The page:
the adventures of a veteran nurse in an inner city ER
Be a nurse, they said. It will be fun, they said....But some people just DON'T get it! I recently had a conflict with someone on social media who was blaming doctors and nurses for the high costs of U.S. healthcare.Economist blogger Matt Bruenig was recently a guest on the Slate podcast The Gist. During his interview, Bruenig made comments about how simple it would be to lower the costs of U.S. healthcare by freezing and ultimately lowering reimbursement rates. "Simply by freezing those payments, because the economy is going to grow, it will shrink. Right? It's relative size will shrink as a percentage of the economy."When I confronted him on Twitter about his misdirected and overly simplistic view point (I cited the fact that lowered reimbursement rates have not shrunk U.S. healthcare costs and are contributing to the collapse of rural medicine), he went on to say that U.S. healthcare is so expensive because nurses and doctors get paid too much. He also said that my opinion was irrelevant and biased because as a nurse making $42/hour I am benefiting from this uniquely expensive system. I would love some help defending my profession from narrow-minded, jerk-face opinions like this! Here is the original Twitter feed: https://twitter.com/SlateGist/status/704440355551387650Thank you so much!Laura, RN-C, BSN, mother of two, and U.S. healthcare consumer@ladymadonna32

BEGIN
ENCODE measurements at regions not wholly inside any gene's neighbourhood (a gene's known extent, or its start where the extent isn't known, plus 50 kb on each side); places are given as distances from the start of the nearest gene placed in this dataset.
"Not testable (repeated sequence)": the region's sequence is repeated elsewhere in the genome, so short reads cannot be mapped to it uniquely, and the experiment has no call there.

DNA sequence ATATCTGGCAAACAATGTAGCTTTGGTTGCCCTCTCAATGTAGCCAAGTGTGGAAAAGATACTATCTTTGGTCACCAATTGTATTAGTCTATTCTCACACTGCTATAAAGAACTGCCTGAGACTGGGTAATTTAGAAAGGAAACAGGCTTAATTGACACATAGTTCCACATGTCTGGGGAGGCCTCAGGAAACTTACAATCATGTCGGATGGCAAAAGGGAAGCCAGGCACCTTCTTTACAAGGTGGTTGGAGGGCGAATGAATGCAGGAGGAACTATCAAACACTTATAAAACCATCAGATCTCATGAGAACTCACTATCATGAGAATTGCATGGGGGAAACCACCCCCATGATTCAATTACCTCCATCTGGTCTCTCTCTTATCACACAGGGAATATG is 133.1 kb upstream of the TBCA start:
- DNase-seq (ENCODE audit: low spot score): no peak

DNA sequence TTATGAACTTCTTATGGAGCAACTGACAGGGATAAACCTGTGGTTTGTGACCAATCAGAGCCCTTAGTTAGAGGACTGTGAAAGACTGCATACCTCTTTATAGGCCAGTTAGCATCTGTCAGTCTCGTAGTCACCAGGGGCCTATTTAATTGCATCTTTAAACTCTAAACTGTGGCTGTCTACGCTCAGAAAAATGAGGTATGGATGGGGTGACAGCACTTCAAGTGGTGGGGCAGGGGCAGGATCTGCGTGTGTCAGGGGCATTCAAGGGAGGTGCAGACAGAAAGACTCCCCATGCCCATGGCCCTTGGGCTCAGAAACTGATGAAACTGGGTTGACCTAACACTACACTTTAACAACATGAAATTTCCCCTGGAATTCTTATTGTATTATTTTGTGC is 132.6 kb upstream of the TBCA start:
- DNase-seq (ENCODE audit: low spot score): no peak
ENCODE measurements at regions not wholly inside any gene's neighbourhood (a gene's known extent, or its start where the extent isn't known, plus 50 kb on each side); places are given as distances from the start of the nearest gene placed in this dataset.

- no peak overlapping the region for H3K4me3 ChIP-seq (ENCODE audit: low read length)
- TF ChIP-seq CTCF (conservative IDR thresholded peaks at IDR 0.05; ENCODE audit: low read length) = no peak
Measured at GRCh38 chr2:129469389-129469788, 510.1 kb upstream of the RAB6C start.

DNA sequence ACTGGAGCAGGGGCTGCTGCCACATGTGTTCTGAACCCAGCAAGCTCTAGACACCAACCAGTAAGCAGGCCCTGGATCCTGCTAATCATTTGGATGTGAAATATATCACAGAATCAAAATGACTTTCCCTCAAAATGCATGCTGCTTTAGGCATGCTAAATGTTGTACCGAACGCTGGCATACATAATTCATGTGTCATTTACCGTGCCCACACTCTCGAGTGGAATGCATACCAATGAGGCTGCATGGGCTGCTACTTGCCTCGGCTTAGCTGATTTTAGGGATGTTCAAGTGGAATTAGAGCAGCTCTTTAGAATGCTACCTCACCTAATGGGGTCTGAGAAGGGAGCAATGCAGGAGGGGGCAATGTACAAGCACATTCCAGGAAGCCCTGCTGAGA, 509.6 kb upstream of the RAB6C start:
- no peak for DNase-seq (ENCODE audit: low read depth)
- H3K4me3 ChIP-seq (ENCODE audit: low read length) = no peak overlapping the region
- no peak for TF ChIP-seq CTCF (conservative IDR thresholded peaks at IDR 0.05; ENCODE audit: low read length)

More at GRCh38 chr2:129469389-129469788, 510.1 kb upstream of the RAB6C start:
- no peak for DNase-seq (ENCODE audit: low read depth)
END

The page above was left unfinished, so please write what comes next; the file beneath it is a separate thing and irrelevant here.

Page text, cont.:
Even $25/hr starting pay for a beginning R.N. fresh out of school is too little compensation for the difficulty of education and passing the NCLEX-RN. $42/hr for an experienced R.N. is far too low, especially when you consider that nurses, not physicians, are doing the actual patient care that leads to positive outcomes. R.Ns.: Still overworked, underpaid, and given insufficient respect.
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